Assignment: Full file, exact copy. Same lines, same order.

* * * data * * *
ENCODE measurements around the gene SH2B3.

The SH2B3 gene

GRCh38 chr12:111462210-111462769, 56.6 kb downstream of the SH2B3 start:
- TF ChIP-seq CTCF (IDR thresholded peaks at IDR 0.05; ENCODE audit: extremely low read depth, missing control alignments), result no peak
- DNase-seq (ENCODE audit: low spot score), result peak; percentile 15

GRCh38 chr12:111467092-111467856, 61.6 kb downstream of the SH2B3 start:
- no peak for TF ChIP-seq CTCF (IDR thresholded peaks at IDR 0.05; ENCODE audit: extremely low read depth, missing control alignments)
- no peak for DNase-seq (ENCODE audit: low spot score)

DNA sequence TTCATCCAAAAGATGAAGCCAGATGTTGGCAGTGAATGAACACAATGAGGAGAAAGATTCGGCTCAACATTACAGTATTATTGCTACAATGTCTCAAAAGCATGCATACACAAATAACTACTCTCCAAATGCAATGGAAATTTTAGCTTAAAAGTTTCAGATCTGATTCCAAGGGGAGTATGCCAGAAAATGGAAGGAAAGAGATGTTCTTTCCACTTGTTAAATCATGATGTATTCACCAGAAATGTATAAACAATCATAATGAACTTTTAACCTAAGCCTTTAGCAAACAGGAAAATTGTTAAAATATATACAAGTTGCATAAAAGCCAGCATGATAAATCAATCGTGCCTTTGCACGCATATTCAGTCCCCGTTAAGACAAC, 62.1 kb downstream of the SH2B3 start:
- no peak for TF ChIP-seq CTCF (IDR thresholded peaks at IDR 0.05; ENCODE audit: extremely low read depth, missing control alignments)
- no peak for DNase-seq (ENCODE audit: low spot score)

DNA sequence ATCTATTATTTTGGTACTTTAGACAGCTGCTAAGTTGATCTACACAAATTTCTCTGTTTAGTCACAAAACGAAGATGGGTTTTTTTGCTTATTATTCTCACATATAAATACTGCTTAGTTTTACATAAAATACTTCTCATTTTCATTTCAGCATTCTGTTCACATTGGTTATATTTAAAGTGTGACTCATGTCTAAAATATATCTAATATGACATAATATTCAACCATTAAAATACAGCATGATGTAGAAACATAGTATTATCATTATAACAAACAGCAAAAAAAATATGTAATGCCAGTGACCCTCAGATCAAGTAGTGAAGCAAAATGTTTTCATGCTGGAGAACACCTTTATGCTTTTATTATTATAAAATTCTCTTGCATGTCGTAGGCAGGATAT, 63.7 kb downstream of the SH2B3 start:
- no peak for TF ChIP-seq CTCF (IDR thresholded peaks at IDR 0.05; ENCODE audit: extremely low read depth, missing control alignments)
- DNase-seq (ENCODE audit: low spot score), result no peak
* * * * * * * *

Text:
ENCODE measurements around the gene SH2B3.

The SH2B3 gene

GRCh38 chr12:111462210-111462769, 56.6 kb downstream of the SH2B3 start:
- TF ChIP-seq CTCF (IDR thresholded peaks at IDR 0.05; ENCODE audit: extremely low read depth, missing control alignments), result no peak
- DNase-seq (ENCODE audit: low spot score), result peak; percentile 15

GRCh38 chr12:111467092-111467856, 61.6 kb downstream of the SH2B3 start:
- no peak for TF ChIP-seq CTCF (IDR thresholded peaks at IDR 0.05; ENCODE audit: extremely low read depth, missing control alignments)
- no peak for DNase-seq (ENCODE audit: low spot score)

DNA sequence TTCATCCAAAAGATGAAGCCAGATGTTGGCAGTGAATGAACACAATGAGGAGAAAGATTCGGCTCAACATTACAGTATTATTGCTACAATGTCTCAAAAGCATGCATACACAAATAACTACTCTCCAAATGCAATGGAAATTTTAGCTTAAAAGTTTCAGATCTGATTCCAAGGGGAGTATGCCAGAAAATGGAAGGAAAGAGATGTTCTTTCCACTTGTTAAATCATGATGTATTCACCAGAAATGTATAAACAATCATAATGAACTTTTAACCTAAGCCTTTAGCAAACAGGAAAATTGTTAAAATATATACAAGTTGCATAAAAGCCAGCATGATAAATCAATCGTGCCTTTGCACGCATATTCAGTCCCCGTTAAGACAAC, 62.1 kb downstream of the SH2B3 start:
- no peak for TF ChIP-seq CTCF (IDR thresholded peaks at IDR 0.05; ENCODE audit: extremely low read depth, missing control alignments)
- no peak for DNase-seq (ENCODE audit: low spot score)

DNA sequence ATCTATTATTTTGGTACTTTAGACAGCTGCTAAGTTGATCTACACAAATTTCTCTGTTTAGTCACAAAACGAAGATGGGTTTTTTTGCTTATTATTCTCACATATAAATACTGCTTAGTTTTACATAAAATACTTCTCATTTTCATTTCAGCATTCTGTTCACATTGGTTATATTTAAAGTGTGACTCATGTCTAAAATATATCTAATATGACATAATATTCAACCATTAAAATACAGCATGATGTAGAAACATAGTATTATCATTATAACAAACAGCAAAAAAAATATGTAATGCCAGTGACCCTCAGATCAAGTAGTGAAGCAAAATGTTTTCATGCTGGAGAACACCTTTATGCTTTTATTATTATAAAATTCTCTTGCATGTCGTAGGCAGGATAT, 63.7 kb downstream of the SH2B3 start:
- no peak for TF ChIP-seq CTCF (IDR thresholded peaks at IDR 0.05; ENCODE audit: extremely low read depth, missing control alignments)
- DNase-seq (ENCODE audit: low spot score), result no peak